Cardiff University on brain chemistry and aggression

Image of the brain
Image caption Image showing the dorsolateral prefrontal cortex in the brain

Aggressive and impulsive behaviour in men could be linked to a deficiency of a particular type of neurotransmitter in the brain, a new study by Cardiff University scientists claims.

Neurological scientists have long suspected that impulsive and irrational behaviour may be caused, in part, by a lack of GABA (a chemical which sends messages between brain cells), in the dorsolateral prefrontal cortex.

This is the part of the brain responsible for analytical thinking and decision-making.

However, the university's Brain Research Imaging Centre, (Cubric), has used the latest in MRI brain scanning to capture images of this process at work.

The scientists studied male undergraduate students, with no history of psychiatric disorders or substance dependence, measuring their brain activity whilst asking them to make a series of hypothetical decisions.

They found that those with reduced activity in the dorsolateral prefrontal cortex were more likely to make poorly-reasoned or snap decisions, consistent with aggressive and impulsive behaviour.

Image caption A molecule of the chemical GABA. The full name is Gama-AminoButyric Acid

"Now we're aware of this link, there are several directions in which we can take the research," said Dr Boy, who headed the research.

"The next stage needs to be understanding why GABA affects the dorsolateral prefrontal cortex in this way."

"After that we can start evaluating whether there's any way in which we could treat a GABA deficit in this area. I suspect this could be difficult, as GABA is present throughout the brain, and raising the level indiscriminately may have all sorts of unforeseen consequences."

"The other area which needs further research is whether GABA levels in the dorsolateral prefrontal cortex fluctuate over time, as this study is simply a snapshot of levels on one given day."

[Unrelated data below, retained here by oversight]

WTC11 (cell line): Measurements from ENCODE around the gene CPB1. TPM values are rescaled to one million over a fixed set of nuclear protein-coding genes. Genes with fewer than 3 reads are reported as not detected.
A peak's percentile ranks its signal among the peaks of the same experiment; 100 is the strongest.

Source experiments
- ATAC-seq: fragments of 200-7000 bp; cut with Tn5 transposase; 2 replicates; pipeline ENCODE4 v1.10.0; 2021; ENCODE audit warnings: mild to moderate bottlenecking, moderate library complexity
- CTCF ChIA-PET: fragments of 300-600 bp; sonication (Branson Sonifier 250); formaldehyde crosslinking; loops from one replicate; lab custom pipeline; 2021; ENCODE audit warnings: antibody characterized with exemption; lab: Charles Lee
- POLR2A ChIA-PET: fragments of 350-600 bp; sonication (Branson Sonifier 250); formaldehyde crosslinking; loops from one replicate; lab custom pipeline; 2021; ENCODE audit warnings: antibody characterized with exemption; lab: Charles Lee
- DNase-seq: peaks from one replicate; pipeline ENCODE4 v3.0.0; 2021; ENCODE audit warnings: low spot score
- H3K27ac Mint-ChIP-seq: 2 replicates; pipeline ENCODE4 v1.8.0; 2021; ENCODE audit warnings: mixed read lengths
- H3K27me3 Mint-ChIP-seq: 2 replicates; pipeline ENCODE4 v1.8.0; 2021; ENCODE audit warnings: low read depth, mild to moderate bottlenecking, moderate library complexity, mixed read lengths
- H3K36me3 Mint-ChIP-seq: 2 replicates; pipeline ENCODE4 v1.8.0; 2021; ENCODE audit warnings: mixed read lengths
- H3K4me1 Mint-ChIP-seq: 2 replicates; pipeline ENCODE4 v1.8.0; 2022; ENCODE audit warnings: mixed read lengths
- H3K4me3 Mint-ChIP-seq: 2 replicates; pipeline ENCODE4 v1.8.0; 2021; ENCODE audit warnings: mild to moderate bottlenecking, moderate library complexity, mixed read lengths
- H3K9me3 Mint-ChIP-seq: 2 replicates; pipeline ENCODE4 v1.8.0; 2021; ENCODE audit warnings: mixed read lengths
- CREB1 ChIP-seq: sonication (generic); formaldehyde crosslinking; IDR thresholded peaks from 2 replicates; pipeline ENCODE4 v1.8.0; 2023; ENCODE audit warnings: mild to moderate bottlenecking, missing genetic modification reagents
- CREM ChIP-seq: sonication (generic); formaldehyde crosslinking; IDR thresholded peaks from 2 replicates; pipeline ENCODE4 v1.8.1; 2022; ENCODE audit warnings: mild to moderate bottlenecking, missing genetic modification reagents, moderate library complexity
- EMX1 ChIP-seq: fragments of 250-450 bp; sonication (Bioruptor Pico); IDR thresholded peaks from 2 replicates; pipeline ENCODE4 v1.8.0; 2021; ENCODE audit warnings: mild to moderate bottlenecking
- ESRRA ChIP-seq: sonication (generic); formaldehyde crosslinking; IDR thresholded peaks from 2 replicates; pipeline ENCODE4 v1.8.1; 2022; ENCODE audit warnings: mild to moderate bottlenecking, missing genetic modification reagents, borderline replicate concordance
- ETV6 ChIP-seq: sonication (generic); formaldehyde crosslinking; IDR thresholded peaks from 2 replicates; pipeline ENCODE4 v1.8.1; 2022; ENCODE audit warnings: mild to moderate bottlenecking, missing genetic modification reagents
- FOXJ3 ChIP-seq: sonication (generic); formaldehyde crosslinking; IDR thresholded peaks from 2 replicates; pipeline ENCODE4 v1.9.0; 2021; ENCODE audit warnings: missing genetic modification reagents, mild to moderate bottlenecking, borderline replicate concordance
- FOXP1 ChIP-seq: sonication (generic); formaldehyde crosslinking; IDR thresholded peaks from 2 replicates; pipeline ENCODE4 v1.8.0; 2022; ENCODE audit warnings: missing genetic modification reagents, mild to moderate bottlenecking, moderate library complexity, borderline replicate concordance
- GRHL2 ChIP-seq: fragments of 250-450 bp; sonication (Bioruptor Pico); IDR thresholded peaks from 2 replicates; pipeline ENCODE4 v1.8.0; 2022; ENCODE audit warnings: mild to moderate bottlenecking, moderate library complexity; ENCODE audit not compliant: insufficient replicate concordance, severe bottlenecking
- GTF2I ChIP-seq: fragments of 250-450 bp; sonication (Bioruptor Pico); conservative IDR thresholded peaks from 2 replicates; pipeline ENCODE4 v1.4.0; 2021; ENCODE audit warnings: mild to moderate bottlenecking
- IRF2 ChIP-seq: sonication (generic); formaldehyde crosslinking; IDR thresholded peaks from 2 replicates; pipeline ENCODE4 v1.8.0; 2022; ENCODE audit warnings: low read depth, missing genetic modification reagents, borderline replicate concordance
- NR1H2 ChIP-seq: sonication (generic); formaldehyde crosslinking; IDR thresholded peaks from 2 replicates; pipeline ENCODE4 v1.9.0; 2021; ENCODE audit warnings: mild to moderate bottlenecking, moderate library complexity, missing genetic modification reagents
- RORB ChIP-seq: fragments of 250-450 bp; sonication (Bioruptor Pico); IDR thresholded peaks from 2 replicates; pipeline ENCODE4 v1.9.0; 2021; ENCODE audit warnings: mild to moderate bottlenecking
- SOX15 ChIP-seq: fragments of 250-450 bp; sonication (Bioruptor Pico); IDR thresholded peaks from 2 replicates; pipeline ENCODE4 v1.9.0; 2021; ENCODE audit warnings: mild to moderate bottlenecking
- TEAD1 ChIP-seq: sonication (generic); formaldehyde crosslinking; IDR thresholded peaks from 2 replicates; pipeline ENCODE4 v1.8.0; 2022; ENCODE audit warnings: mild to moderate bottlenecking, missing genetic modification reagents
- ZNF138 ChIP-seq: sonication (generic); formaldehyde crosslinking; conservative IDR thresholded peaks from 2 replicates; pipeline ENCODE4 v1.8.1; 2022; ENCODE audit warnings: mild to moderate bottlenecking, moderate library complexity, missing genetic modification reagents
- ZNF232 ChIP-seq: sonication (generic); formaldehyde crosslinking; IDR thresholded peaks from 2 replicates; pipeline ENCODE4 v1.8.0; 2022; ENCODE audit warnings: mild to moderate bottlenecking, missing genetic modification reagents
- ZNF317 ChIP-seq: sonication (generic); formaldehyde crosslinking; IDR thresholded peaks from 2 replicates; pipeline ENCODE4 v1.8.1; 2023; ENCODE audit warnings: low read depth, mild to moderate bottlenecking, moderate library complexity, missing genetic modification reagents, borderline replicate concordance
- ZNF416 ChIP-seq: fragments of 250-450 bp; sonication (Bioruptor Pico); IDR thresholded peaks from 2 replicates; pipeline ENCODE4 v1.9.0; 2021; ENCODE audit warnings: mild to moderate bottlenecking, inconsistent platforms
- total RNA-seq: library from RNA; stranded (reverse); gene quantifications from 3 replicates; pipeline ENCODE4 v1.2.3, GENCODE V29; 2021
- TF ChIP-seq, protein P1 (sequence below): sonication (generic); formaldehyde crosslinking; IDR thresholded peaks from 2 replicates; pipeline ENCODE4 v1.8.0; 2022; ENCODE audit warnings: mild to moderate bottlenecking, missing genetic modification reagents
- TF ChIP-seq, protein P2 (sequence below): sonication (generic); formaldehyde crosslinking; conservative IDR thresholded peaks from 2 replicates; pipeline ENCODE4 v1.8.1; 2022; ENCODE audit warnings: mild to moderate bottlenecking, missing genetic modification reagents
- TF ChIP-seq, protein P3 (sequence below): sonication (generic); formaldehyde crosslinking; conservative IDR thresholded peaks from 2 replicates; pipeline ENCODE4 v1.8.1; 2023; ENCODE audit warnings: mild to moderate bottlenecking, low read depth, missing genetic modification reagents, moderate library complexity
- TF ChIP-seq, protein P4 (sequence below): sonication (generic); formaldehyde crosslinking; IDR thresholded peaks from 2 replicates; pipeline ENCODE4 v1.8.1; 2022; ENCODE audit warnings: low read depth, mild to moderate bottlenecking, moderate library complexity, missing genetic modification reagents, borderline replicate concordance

Impulsive and irrational behaviour is the second most prevalent aspect in diagnosing any psychiatric illness.

It is a contributing factor in not only aggression, but also alcoholism, drug-addiction and problem gambling.

However the team specifically sought out subjects with no history of any of these conditions, in order to rule out the possibility that substance-abuse could reduce levels of GABA, rather than vice versa.

'Drunken fight'

Dr Boy is sharing his findings with NHS Wales, to discover whether they can be used to predict and prevent potential instances of violence against medical staff.

However he emphasises that whilst GABA deficiency appears to be a contributory factor in these behaviours, it is a much more complicated issue, and that environmental causes could play as big a part.

"I hope that our research will further scientists' understanding of how brain chemistry affects behaviour, but it's important not to over-emphasise the link."

"For instance 80% of violent crime is committed under the influence of alcohol.

"Whilst there is some evidence to suggest that reduced GABA levels may predispose someone to alcoholism, not everyone who gets in a drunken fight is an alcoholic."

"What we've discovered is a possible reason why some people may find it harder to control their impulses than others. However what sets humans apart from animals is the ability to regulate our behaviour in response to a constantly changing physical and social world."

He added that the same findings may well be true of the female brain.

Whilst scientists believe that women's brains are neurologically very similar to men's, female subjects weren't used for this study, as some steroids naturally secreted during the menstrual cycle mimic the action of GABA, and could therefore have invalidated the results.